Washington Countys salubrious soil turns up in Midwestern states

by: FILE IMAGE - In this 1953 issue of the News-Times -- then the Washington County News-Times -- the areas daffodil harvest played big on an inside page.Local residents aren’t surprised to see daffodils popping up like weeds all over Cornelius and Forest Grove this time of year. But they might be surprised to learn that the jaunty yellow flower once seemed likely to become Washington County’s biggest industry.

The story begins in a little community south of Cornelius called Blooming, which originally was known as the “German Settlement.”

A century ago, many of its residents still spoke German as their everyday language. But the immigrants had brought more than just their language to America: They brought daffodil and other flower bulbs.

So when the settlers decided they wanted a name other than “German Settlement” for their community, Blooming was an obvious choice. Forest Grove residents eagerly bought up Blooming’s daffodil bulbs, and soon the town was awash each spring with blossoms, months before most other flowers arrived.

By the 1920s, the Industrial Revolution had given American workers more leisure time than they ever had enjoyed when farming ruled the economy. Freed from farm chores, more people took up hobbies, including — ironically — gardening. With more disposable income, exotic bulbs became available to common people.

That created a problem, however, because at the time nearly all such bulbs came from Germany, and animosity toward Germany still lingered from World War I. So the Department of Agriculture created a special unit charged with finding regions within the United States where daffodil, tulip, and other bulbs could flourish. David Griffiths, touted as the nation’s foremost authority on bulbs, was hired to lead the effort.

Griffiths quickly set his sights on the northwest corner of Washington, from Seattle to the Canadian border, as the region most likely to share the climate and soil of Holland and Germany, and the unit was headquartered in Bellingham. While there, Griffiths heard of the daffodil farms in Forest Grove, Canby and other Oregon towns, but was skeptical — until he spent some time in the rich humus soil of the Tualatin River and Gales Creek watersheds.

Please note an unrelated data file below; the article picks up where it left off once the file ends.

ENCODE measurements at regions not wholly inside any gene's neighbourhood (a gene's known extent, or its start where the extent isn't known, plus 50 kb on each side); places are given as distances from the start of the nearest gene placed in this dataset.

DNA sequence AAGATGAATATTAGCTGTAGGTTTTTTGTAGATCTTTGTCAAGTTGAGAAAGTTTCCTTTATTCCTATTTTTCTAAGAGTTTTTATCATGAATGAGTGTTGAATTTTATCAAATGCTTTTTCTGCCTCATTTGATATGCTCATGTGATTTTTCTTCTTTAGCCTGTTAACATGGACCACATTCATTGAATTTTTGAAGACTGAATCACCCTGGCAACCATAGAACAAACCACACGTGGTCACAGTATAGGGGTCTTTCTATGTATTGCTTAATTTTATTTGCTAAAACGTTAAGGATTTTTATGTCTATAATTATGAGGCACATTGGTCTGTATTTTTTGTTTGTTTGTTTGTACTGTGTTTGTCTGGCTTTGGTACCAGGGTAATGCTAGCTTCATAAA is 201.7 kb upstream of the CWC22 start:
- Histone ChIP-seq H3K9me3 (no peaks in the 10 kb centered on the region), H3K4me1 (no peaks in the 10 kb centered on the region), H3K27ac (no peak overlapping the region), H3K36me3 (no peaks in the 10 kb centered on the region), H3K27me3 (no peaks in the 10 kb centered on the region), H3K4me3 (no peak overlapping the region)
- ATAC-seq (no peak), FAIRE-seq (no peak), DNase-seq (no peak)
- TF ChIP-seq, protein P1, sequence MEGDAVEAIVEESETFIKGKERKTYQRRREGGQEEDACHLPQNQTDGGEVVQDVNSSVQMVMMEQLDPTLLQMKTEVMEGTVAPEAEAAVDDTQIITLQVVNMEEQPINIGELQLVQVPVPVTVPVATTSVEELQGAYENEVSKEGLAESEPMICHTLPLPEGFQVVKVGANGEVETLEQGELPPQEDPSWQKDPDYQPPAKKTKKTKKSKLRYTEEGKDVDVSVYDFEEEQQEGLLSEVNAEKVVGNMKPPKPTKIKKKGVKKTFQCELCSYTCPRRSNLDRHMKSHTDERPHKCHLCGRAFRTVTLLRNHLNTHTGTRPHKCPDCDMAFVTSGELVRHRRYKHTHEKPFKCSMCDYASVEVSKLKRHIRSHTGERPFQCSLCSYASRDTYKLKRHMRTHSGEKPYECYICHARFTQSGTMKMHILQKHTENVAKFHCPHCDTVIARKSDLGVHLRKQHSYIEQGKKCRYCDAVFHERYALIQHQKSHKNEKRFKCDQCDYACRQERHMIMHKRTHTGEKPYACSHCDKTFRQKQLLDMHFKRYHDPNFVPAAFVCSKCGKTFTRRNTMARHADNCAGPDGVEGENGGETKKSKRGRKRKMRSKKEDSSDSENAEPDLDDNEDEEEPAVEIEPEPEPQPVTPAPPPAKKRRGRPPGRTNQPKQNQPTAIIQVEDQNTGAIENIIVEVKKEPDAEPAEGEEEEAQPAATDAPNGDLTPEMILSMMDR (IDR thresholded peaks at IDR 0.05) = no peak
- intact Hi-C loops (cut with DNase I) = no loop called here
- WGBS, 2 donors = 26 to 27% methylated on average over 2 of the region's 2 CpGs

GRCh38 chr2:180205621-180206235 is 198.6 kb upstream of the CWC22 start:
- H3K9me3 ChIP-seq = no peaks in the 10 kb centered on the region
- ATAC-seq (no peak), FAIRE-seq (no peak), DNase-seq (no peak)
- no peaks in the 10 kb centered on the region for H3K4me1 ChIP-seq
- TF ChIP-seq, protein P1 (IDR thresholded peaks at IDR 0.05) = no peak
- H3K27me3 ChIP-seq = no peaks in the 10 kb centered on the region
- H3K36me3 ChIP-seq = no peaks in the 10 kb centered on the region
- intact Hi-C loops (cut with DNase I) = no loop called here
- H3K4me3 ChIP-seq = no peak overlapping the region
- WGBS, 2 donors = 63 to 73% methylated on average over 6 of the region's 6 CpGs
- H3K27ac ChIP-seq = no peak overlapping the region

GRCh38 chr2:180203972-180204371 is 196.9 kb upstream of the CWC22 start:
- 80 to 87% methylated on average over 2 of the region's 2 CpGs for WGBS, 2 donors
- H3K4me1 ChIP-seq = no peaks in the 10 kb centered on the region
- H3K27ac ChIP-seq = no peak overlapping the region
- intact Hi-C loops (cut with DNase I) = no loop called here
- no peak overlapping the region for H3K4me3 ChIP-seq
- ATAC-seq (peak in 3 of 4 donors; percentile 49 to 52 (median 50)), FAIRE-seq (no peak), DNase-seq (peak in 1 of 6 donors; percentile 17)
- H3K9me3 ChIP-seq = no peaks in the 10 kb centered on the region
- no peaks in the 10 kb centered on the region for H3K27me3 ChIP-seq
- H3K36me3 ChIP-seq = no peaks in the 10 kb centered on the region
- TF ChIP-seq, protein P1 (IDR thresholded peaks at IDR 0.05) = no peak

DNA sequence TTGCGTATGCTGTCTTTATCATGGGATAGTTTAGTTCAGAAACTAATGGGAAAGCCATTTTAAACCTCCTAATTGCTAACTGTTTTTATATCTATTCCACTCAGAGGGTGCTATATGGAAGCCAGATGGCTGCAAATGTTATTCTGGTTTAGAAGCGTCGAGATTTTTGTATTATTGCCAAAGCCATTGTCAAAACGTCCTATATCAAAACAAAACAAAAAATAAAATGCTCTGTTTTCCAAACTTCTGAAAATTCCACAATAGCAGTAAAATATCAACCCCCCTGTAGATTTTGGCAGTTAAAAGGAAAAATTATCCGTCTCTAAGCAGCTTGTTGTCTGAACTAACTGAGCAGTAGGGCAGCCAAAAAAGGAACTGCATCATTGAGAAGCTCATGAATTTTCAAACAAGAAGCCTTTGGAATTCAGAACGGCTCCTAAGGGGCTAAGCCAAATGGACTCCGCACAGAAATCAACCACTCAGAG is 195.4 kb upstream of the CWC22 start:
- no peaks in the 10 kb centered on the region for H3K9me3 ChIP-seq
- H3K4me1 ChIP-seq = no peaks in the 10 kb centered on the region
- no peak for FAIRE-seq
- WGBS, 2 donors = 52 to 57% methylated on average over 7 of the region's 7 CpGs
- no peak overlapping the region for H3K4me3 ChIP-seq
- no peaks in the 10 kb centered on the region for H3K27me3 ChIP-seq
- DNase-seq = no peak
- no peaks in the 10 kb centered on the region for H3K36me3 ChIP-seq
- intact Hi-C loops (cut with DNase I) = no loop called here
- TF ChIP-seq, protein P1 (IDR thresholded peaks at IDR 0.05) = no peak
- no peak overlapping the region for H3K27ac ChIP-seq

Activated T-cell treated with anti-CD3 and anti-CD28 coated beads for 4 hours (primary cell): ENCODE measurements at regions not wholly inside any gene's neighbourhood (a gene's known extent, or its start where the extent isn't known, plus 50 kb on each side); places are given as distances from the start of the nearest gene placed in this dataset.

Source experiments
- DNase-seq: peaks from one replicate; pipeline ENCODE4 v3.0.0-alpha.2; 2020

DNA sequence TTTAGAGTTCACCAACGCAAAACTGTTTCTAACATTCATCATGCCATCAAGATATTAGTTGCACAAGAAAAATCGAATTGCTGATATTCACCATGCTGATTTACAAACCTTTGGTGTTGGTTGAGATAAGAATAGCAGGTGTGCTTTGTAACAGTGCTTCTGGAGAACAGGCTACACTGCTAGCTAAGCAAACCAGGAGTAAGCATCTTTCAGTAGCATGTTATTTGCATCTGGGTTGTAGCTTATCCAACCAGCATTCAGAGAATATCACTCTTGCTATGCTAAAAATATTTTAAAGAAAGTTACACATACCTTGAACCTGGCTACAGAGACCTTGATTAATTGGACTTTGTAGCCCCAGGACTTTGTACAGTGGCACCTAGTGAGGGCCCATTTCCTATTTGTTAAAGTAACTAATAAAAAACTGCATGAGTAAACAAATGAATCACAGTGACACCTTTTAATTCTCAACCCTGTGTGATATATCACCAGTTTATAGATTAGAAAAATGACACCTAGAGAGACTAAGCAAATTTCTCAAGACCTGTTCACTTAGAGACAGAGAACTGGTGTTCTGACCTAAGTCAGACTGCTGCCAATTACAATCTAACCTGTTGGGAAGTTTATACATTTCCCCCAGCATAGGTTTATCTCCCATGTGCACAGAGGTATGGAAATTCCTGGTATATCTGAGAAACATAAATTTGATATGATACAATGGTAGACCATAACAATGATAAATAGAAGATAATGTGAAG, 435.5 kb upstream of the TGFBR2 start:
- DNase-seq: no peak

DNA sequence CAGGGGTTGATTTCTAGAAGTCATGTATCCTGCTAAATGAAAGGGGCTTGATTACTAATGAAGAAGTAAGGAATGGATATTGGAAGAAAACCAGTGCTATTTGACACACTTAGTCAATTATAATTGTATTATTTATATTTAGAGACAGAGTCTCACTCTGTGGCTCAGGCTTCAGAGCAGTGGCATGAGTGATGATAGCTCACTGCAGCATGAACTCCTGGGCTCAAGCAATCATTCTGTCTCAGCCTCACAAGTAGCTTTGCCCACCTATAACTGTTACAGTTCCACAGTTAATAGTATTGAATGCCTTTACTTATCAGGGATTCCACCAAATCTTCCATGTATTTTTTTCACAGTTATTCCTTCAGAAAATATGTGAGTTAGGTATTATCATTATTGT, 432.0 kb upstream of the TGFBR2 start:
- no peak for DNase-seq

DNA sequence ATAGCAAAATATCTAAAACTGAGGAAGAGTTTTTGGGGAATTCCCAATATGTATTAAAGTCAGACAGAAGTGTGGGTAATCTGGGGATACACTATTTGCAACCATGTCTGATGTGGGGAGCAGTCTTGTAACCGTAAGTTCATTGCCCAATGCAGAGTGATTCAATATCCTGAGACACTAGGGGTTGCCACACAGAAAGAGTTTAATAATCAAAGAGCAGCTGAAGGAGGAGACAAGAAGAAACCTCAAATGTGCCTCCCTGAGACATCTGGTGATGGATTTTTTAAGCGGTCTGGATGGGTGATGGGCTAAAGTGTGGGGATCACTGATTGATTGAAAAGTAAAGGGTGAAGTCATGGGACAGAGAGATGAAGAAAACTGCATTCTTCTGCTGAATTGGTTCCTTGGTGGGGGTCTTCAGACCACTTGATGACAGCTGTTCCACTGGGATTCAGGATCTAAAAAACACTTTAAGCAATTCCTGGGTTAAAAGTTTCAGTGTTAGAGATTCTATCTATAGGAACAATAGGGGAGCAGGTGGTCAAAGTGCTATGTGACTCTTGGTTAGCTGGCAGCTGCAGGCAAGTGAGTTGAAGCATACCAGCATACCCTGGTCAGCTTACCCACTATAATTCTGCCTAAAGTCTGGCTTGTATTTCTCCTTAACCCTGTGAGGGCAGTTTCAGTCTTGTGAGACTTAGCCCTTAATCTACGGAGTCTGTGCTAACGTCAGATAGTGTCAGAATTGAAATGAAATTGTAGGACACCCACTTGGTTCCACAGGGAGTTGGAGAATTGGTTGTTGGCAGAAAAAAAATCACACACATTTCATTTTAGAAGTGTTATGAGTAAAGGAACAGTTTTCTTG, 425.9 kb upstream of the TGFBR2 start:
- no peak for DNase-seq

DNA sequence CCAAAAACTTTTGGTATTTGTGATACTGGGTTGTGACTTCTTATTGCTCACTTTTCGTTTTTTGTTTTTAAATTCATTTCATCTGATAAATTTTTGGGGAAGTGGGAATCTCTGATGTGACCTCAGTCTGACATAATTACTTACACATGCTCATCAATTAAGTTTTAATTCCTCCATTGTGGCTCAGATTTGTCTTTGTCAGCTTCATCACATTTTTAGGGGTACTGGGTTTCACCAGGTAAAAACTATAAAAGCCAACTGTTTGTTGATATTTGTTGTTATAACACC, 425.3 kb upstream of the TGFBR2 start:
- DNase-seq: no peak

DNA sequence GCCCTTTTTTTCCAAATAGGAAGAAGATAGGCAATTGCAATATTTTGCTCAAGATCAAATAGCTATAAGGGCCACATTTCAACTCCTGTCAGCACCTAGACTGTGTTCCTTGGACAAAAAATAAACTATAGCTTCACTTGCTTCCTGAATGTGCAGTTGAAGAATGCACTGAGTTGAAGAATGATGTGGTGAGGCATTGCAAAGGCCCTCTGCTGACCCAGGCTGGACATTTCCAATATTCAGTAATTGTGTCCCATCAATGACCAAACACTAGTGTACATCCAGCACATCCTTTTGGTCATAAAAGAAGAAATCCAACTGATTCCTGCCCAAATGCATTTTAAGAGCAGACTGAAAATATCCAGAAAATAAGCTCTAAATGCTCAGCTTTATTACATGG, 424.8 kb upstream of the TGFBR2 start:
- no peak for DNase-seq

The Washington County News-Times of Sept. 3, 1925, breathlessly reported his findings in a Page 1 story, including an all-capital headline “SUCCESS IS POSSIBLE” and a lead paragraph that exclaimed “It is possible to supply approximately one half of the American demand for bulbs from plantings here.” Griffiths placed the value of Forest Grove’s potential bulb harvest at as much as $8 million a year, or more than $100 million in 2014 dollars. And David Griffiths wasn’t done. Little unincorporated Blooming had the potential to become a worldwide financial powerhouse.

The soil in Blooming and other local zones was the equal of that in Bellingham or even Holland, the good doctor told an assembled crowd, but the Tualatin Valley held a potential advantage over both: the area’s “salubrious climate” could be equally salubrious to local bulb growers’ bottom lines. Oregon’s hot, dry summers dried the bulbs much faster and better than any other region in the world with equal soil. His pronouncements suggested the potential for hundreds of millions a year in today’s dollars for local farmers amid the bulb mania sweeping the nation.

But alas, daffodil mania did not last long in Forest Grove because other parts of America, such as Michigan and the rest of the upper Midwest, enjoyed almost equally salubrious climates and had better transportation options to reach the major population centers of America. Forest Grove’s dream of becoming Bulb City never came to fruition but wandered, lonely as a cloud, into obscurity.

Daffodils are still popping up all over, but no one in Cornelius or Forest Grove is getting rich as a result.

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